Baby Steps: Make A Budget

December 19th, 2008 No comments

If you don’t have a budget, you will never get out of debt.  Just winging it on how much you spend on things doesn’t work — otherwise you probably wouldn’t be in debt right now.  And you will not get your budget right the first time, or likely the second or third.  It will be frustrating, but the general consensus is that it takes close to three months to get a good, working budget.

Pencil and paper, or on the computer, either is fine.  I did our first rough draft on paper and after playing with it a bit, put it into a spreadsheet.  Google Docs is pretty good for this, as you have access to it anywhere and can share it with your spouse.

I set ours up with the following sections (borrowed from Dave Ramsey) :

  • Charity
  • Savings
  • Housing
  • Utilities
  • Food
  • Transportation
  • Medical/Health
  • Personal
  • Recreation
  • Debts

Under each of these sections you will want to have entries for specific things.  For instance, under food, I have Groceries and Eating Out.

Here is a sample copy of the budget sheet I use: Budget Sheet

Using this sheet, you get a running tab on how much you have left to budget, or have to cut.  There’s likely lines you won’t use (like domain names,) which you can rename to be something you would need.

Account for every dollar.  You are going to be wrong to start, but it’s better to not have a slush fund to pull from, except your blow money, which is what the name says; money you can just blow.  With extra money, you will be tempted to overspend your categories, and probably by more than you have left over.

Next up: The envelopes.

Baby Steps: No More Debt

December 12th, 2008 No comments

When we started Dave Ramsey, I think we were ready for not creating any more debt.  Even though we did not have a tremendous amount (we had demonstrated pretty well that we couldn’t handle it, so we weren’t offered much credit,) we were at the point where we realized that debt wasn’t bringing happiness, it was only making us miserable worrying about paying it.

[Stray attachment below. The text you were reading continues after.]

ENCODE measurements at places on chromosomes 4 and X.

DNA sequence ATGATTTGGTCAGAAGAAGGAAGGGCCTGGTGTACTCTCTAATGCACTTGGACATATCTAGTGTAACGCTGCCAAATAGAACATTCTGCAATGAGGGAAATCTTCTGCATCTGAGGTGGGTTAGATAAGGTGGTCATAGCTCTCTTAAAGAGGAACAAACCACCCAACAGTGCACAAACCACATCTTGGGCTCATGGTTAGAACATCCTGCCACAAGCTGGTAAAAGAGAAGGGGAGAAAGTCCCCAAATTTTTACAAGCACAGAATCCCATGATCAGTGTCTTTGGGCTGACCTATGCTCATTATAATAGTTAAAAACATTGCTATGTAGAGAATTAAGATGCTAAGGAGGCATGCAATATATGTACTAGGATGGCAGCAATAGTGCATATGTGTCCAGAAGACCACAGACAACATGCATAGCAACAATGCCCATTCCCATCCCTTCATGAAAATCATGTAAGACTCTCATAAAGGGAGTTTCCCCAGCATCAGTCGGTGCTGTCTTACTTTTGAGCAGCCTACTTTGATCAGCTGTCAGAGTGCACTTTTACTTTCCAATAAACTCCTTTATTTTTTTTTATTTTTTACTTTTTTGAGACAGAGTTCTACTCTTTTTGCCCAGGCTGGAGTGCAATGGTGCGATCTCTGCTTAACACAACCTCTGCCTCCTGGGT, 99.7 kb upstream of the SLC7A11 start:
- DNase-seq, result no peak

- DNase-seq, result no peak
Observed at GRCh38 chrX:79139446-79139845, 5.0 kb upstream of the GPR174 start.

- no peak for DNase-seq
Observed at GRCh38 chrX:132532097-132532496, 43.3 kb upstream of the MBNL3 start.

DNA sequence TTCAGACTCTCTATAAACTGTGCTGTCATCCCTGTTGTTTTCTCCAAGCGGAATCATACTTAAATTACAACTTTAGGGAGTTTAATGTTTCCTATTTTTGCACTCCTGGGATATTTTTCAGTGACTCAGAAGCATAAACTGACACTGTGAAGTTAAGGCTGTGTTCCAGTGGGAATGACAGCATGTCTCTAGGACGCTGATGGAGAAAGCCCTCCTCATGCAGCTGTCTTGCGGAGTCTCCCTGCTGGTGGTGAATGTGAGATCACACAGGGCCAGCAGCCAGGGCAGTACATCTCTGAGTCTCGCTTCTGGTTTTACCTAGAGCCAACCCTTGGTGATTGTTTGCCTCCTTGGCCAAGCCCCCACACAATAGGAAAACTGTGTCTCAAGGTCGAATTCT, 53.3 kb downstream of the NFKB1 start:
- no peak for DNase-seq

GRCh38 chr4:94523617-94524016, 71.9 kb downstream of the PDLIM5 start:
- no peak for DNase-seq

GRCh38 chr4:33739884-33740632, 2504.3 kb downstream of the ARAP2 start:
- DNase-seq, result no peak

There was nothing out there we had to have.  We had a van for transportation, and it ran most of the time.  We had shelter, even if the roof on the back leaks, and we were all healthy.  Even though I really wanted a new computer, the current one worked fine.  I probably could have justified buying a new one seeing as I used it for my work at home job, but I didn’t.  My wife’s laptop (which we financed — and are still paying for!) is broken (and still not paid for!) and she would really like a new one, but it isn’t critical to our livelihood; she can use mine or one of the kids.

It wasn’t always this way, and I think growing older helps.  At twenty, if someone had offered to finance a new computer for me , I would have taken it without a second thought.  I was one of those guys that got a credit card my freshman year in college and promptly filled it up buying Christmas presents for everyone, even though my part-time job barely covered my car payment, insurance, and gas.  Why live without what I want today, if I can pay for it tomorrow (and the next day, and the next day, and the next…)

The company I work for was also acquired by another, bigger company around this time, and I think the reality that being laid off was a possibility sank in.  We had nothing to live on if I lost my job.

So a definite, visible, change in behavior was called for, and quick.